The weather changed over night and it turned sunny again. Since the ticket for the plateau was valid for two days, I made a second attemp to have my picture taken.


"All alone - in the sunshine"

The next place on the trip schedule was Hammerfest - the self-proclaimed northernmost city in the world. To get there meant another trip through the tunnels and the differences in temperature. I think that this was the reason for an unpleasant cold that slowed me down. I just about made it to the campground. All the log cabins (which seem to exist everywhere in Scandinavia) where occupied and I had no choice but to put up my tent again. After that I was seriously exhausted and just rolled up in my sleeping bag.

Fortunately, this cold decided to go away within 24 hours and the next day looked somewhat brighter. However, this only applied to my state-of-mind, not so much to the weather. I also met another motorcycle traveler. When I had arrived at the campground, I had already noticed a BMW R 80 GS Basic parked in a corner, but I had seen nobody around. It turned out that it belonged to Piet Schoene from Southern Germany. Piet is a serious fan of Norway and of Hammerfest. He has come here regularly for a number of years and knows the place in an out.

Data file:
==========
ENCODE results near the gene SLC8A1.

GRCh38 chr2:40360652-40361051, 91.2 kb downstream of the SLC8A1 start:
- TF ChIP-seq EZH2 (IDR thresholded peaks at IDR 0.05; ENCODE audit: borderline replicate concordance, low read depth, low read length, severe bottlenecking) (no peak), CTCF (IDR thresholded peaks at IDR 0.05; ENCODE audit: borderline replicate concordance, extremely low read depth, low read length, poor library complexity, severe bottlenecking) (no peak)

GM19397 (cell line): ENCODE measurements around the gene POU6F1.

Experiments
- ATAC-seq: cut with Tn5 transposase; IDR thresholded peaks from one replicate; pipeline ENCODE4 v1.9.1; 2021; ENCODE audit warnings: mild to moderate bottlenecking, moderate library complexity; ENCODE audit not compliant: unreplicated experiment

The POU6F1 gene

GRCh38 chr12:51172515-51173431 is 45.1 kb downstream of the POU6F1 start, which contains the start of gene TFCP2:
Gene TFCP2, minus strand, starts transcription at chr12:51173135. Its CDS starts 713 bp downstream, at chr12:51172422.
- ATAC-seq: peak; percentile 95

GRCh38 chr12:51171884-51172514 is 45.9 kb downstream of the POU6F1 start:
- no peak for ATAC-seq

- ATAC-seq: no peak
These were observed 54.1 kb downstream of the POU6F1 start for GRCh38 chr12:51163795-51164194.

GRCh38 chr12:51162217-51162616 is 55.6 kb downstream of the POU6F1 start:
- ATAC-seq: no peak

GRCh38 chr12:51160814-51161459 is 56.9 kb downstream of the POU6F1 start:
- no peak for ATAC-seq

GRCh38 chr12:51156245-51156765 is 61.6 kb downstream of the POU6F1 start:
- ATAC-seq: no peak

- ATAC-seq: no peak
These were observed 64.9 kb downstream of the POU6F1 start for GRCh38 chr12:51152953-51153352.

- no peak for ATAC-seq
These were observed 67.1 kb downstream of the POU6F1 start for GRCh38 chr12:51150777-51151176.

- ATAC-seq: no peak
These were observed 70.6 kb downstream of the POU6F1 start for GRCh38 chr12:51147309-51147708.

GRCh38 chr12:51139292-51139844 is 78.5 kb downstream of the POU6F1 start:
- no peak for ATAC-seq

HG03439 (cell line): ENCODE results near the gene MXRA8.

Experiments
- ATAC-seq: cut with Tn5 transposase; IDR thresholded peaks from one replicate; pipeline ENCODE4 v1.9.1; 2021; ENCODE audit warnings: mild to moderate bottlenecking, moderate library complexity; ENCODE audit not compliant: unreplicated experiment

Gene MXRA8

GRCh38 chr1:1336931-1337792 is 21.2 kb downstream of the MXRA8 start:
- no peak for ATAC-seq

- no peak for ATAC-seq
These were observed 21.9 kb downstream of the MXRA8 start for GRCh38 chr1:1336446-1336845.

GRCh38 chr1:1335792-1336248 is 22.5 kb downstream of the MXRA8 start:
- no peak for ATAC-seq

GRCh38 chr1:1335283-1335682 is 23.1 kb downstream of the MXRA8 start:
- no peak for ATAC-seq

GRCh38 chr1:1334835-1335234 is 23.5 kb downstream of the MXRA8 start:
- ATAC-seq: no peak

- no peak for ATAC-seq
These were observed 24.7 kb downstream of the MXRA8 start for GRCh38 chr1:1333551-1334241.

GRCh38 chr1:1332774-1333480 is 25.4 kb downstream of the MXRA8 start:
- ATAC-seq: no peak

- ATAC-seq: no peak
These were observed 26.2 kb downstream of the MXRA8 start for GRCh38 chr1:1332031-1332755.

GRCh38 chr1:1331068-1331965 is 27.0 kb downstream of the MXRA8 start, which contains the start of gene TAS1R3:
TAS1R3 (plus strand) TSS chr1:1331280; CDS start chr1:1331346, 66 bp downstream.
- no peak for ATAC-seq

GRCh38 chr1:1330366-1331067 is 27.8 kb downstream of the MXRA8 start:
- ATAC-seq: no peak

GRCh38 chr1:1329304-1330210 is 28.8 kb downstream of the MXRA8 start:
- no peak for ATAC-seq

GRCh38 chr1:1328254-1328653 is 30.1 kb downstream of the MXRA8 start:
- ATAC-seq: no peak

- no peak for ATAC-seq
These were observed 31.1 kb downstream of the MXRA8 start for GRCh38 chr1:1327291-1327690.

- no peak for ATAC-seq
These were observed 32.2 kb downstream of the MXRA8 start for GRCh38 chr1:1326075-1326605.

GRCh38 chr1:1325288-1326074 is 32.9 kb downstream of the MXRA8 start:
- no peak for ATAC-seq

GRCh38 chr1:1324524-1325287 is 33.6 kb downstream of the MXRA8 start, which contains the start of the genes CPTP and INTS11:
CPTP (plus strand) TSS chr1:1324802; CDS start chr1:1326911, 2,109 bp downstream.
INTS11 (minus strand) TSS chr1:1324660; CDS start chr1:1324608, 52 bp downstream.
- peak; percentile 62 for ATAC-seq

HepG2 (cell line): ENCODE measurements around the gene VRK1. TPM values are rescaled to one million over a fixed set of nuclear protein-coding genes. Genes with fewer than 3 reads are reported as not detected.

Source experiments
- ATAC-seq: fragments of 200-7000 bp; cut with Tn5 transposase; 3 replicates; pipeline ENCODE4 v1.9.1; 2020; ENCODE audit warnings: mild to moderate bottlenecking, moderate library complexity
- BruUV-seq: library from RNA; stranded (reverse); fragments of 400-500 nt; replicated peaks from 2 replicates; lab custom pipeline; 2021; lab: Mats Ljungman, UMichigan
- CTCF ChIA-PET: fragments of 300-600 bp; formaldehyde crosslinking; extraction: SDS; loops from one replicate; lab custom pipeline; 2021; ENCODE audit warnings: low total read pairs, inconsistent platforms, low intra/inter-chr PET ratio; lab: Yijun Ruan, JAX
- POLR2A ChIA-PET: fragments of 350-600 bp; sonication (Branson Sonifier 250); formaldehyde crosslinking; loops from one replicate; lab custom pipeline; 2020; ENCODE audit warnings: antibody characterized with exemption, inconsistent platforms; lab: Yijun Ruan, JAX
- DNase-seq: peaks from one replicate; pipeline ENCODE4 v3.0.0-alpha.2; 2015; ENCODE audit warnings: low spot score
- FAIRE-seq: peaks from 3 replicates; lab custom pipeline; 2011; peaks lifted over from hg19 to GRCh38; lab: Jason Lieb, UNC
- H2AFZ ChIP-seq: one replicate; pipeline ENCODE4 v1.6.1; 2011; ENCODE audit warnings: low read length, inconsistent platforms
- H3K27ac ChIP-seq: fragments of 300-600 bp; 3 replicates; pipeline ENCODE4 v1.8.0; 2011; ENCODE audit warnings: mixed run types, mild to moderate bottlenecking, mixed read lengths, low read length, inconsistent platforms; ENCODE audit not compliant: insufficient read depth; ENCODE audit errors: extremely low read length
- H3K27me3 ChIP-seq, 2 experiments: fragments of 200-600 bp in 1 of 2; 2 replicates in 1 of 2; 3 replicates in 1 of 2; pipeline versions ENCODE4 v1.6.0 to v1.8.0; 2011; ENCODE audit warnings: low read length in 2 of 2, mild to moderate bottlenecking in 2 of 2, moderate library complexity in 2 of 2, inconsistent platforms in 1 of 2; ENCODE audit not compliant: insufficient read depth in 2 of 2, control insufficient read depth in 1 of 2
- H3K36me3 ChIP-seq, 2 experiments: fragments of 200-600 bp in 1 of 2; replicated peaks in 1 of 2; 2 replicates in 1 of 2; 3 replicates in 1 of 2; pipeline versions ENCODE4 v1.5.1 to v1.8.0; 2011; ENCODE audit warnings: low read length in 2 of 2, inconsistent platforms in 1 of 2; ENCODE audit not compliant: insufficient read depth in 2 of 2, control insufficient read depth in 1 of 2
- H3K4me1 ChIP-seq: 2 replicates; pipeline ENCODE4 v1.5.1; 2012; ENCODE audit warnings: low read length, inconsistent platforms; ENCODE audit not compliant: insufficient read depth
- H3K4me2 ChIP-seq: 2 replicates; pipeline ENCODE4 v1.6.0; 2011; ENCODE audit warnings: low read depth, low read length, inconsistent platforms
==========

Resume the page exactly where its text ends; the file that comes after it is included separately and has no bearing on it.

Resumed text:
Piet spent the day to show me around the city of Hammerfest. This is yet another rather industrialized place with some 10,000 or so inhabitants (but no public internet availability).


"Hammerfest - view of the city and harbor"

When I spoke to people about my travel plans there was one location which always resulted in the same reaction (certainly with people of about my age): everybody had heard about it geography classes in school: Kiruna, Sweden - the iron ore "home mine" of Europe.